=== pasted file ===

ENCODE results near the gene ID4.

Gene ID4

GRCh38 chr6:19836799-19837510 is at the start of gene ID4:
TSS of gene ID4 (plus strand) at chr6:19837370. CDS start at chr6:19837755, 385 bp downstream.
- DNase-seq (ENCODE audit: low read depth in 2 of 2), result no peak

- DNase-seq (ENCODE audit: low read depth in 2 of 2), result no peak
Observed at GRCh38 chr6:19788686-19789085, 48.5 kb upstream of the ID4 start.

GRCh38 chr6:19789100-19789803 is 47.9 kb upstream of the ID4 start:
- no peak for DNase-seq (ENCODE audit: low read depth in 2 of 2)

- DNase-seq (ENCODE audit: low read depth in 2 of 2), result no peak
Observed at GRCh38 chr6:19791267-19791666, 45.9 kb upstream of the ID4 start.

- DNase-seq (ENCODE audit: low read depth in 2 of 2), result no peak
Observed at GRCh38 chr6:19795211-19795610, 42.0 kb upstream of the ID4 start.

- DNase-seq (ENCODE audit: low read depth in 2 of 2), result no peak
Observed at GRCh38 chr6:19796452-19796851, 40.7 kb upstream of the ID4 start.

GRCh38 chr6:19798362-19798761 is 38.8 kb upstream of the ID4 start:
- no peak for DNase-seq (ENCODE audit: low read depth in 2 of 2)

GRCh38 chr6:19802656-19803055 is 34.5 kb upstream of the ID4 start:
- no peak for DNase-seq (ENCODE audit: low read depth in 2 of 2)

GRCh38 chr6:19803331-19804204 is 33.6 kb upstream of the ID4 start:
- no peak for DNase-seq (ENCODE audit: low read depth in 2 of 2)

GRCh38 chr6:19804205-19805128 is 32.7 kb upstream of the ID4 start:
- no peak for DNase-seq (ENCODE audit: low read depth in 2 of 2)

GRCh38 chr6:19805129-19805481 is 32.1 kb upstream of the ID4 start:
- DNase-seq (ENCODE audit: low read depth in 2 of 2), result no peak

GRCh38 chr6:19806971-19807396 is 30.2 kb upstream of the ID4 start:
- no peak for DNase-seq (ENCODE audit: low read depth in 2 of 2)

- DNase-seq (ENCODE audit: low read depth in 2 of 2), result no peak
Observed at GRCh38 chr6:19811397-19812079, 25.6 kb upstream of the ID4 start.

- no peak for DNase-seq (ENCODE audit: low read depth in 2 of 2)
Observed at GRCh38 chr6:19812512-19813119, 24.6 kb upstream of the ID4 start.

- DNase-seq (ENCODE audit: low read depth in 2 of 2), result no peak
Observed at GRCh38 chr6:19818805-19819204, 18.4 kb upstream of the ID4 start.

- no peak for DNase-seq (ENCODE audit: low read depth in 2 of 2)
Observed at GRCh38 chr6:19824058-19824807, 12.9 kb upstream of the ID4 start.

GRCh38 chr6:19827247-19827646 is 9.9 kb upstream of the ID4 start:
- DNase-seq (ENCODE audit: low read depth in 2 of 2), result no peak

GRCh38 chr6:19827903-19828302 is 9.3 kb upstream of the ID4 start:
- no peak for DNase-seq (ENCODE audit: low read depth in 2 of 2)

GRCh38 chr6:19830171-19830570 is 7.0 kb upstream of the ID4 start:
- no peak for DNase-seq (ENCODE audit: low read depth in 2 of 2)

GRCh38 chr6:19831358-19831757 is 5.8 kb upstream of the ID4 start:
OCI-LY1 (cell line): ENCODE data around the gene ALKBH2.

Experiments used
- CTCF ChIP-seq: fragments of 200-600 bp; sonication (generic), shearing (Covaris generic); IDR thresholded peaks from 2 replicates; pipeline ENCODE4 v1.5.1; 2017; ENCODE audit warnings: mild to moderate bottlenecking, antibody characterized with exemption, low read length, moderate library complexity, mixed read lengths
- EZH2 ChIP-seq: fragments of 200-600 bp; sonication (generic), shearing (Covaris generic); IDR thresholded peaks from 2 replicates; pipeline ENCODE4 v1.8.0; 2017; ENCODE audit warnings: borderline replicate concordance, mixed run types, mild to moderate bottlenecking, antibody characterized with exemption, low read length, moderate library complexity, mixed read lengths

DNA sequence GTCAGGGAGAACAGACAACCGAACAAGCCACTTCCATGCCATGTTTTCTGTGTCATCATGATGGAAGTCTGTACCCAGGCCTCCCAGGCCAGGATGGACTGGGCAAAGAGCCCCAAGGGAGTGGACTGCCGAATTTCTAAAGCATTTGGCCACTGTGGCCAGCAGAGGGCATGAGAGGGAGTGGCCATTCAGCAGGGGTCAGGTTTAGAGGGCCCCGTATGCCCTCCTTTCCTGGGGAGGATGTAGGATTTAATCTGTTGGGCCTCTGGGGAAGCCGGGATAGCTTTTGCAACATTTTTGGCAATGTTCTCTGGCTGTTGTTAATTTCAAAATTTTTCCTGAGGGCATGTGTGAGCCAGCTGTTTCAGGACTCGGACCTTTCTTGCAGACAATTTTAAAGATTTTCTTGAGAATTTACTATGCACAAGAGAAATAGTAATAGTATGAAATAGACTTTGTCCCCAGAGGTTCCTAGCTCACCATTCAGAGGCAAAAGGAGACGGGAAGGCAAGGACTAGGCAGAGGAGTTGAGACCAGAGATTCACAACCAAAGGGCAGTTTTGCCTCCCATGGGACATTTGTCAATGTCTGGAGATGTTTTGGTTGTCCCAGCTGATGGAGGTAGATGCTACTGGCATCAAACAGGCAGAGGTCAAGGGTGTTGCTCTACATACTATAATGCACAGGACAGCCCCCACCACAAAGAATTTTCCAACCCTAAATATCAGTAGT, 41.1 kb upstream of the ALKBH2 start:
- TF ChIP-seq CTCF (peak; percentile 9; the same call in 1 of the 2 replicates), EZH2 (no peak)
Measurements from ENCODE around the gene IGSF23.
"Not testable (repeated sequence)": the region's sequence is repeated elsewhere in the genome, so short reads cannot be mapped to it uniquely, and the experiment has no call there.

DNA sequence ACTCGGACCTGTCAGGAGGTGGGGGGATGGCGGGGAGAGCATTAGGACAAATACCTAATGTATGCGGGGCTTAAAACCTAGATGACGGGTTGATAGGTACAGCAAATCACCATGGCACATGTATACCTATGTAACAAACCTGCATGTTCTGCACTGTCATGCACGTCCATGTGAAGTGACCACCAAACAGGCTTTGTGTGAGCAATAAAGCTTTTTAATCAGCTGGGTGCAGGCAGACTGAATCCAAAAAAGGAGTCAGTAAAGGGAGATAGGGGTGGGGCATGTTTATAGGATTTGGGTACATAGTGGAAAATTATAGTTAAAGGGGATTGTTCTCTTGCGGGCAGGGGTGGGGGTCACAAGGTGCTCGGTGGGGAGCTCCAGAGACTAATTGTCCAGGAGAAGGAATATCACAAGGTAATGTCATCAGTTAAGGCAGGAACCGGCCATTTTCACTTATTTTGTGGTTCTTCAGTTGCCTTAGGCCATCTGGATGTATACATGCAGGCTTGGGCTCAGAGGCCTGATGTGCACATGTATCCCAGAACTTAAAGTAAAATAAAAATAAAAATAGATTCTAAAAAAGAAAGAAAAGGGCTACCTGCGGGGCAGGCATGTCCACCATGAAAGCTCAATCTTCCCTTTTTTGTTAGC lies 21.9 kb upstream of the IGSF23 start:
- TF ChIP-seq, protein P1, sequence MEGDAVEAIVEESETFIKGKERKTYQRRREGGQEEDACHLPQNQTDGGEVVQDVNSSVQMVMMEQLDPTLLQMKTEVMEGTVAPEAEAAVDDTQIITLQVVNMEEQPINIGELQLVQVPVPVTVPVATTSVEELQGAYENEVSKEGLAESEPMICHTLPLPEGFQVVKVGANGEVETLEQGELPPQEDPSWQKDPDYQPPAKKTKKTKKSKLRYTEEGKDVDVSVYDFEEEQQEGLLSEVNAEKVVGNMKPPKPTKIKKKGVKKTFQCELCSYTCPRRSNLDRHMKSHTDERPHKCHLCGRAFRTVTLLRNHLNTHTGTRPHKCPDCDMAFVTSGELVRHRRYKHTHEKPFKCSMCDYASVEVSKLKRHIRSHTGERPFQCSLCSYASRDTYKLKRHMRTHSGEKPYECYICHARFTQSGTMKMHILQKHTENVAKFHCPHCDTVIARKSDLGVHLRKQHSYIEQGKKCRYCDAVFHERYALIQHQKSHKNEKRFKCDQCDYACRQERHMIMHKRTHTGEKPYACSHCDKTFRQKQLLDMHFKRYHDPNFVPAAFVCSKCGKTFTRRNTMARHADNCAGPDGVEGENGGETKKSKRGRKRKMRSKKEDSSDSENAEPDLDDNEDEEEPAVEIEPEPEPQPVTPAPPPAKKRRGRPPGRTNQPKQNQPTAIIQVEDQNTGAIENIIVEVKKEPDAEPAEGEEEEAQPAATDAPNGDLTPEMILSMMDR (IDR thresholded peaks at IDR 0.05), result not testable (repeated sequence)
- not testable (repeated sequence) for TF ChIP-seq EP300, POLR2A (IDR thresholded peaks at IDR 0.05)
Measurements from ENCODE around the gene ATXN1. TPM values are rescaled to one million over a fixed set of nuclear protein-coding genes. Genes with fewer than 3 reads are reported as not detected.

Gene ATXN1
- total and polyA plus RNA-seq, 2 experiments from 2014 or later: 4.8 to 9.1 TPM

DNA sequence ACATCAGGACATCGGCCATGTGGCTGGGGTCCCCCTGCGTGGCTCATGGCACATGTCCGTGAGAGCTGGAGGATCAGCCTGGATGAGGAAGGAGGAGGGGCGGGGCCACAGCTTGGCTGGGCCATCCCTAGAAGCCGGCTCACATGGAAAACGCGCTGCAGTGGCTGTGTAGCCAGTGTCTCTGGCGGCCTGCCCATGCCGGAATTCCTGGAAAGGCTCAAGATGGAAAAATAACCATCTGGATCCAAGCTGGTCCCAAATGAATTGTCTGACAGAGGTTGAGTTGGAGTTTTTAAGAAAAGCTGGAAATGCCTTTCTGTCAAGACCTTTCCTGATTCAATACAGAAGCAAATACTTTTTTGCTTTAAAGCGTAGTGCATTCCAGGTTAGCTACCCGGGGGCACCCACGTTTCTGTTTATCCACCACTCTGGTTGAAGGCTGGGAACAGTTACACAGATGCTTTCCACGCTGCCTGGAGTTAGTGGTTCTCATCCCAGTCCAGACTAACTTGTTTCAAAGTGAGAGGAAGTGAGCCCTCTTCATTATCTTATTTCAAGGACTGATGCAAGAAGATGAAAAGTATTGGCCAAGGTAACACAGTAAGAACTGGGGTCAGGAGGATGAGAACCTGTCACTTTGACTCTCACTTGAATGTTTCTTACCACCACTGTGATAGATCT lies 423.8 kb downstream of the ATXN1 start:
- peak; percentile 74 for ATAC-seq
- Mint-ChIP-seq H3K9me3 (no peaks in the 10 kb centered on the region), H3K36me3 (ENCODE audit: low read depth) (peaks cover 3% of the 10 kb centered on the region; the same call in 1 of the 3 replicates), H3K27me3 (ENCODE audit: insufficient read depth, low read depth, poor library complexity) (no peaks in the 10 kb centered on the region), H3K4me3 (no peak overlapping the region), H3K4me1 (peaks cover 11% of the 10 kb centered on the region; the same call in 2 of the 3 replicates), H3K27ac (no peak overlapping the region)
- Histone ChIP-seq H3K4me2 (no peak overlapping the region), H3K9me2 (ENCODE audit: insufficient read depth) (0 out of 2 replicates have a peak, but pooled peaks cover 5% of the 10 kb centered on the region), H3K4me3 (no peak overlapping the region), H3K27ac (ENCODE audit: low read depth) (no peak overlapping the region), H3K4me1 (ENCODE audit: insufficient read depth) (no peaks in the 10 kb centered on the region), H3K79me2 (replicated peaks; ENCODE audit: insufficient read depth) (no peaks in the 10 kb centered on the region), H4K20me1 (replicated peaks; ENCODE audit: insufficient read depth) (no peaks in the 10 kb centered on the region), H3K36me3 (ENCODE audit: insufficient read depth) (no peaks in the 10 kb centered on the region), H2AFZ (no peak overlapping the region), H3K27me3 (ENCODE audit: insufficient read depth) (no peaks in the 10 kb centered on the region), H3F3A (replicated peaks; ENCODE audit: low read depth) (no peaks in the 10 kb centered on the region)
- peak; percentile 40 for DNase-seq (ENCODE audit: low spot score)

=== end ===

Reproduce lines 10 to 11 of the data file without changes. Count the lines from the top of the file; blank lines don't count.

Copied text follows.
- DNase-seq (ENCODE audit: low read depth in 2 of 2), result no peak
Observed at GRCh38 chr6:19791267-19791666, 45.9 kb upstream of the ID4 start.